Minister of Public Safety and Emergency Preparedness Steven Blaney said the Removal of Serious Foreign Criminals Act was tabled in the House of Commons Tuesday.
"What we are saying is if you are committing a crime in Canada and you are a foreign criminal, you are ineligible to stay in this country and you should go back home," Blaney said at a news conference in Toronto.
The proposed legislation would allow the mandatory transfer of foreign criminals back to their original countries without their consent — the only consent needed being from the home country, Blaney said.
He said the pardon process will also be changed.
"We will ensure that all foreign nationals and certain permanent residents who have been convicted of serious crimes will no longer be able to avoid removal by seeking record suspensions — previously referred to as pardons," Blaney said.
He said there have been cases where foreign nationals who have committed serious crimes have received pardons and allowed to remain the country.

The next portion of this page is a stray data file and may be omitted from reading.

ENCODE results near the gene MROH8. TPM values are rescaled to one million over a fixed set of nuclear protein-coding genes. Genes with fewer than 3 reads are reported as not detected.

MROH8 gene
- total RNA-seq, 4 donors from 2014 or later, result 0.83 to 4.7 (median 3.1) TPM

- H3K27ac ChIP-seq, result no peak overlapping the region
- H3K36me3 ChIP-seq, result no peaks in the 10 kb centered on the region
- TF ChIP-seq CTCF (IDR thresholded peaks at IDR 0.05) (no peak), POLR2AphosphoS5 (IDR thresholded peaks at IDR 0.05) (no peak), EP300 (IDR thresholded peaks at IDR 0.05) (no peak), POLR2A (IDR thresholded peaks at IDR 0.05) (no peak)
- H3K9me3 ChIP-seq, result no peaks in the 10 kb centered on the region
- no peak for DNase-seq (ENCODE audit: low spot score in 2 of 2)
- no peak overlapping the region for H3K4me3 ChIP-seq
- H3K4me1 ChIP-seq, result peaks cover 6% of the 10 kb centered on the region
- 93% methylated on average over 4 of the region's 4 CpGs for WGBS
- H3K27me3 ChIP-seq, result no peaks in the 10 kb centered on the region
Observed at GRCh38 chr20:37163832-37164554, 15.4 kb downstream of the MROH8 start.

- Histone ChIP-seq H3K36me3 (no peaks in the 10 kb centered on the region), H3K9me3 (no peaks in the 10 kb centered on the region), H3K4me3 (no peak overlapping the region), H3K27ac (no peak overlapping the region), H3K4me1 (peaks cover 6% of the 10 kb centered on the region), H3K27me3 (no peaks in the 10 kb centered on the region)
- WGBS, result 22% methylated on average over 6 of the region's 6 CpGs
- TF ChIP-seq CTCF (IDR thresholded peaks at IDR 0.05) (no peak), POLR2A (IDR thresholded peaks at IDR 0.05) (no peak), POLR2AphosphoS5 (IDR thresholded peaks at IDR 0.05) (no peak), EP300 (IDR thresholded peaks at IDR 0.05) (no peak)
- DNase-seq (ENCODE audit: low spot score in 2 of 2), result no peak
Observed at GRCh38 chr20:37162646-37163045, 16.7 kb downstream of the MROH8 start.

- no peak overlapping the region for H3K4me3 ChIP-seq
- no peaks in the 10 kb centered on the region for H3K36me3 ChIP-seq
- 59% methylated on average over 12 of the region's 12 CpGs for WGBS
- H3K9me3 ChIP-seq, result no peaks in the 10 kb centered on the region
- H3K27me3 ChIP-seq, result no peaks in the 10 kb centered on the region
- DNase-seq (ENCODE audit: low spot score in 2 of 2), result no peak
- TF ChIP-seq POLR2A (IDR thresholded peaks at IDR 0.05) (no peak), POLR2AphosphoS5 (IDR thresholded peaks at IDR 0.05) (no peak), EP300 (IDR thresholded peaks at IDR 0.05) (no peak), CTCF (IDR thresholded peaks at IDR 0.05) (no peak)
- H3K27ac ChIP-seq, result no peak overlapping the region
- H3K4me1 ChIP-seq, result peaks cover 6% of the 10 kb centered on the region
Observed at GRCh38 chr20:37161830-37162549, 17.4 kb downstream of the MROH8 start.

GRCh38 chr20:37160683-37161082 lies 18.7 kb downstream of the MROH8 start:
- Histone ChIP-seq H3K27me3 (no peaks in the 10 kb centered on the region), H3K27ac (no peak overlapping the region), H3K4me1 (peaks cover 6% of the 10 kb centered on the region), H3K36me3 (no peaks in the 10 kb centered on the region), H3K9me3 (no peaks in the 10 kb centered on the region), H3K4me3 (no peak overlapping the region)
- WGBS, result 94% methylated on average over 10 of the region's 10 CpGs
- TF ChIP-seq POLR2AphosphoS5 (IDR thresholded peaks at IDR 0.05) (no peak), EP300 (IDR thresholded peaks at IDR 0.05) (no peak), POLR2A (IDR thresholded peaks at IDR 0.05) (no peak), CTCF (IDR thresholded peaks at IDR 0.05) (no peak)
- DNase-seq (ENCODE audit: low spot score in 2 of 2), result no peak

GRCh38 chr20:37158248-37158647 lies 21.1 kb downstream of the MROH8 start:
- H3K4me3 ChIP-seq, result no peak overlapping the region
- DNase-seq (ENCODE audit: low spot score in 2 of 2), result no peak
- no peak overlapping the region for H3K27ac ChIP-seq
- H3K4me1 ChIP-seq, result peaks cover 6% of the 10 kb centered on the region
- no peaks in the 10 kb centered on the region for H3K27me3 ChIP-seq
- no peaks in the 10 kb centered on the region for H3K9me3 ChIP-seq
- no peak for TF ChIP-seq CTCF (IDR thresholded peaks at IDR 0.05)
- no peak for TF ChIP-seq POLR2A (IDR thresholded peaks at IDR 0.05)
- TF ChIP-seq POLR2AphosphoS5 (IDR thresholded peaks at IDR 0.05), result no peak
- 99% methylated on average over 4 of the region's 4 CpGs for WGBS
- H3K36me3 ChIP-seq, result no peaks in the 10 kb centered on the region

"We can never allow that to happen again," Blaney said.
And, Blaney added, refugees who are deemed a danger to the Canadian public would have their protected person status revoked when they are removed from the country.
"This will ensure that they cannot attempt to re-enter Canada with that status and cannot access the rights and benefits accorded that status," Blaney said.
Blaney said part of the proposed legislation will be to give more power to government officials to "issue removal orders to permanent residents who are inadmissible due to criminal activity."
"In this way we can eliminate the requirement for a formal hearing and ensure that removal orders are issued faster because, for example, a criminal judge has already ruled on the culpability of the individual."
Lorne Waldman, an immigration lawyer in Toronto, has "significant concerns" about the government's new bill.
"The problem with all of this is how efficient will the safeguards be that will be put in place to ensure that the deportation doesn't lead to a serious violation of human rights?" Waldman said.
"I don't think this will make our society any safer — it's just the further erosion of the due process rights by the government."
The bill builds on similar measures introduced in recent years that are part of Prime Minister Stephen Harper's tough-on-crime agenda.
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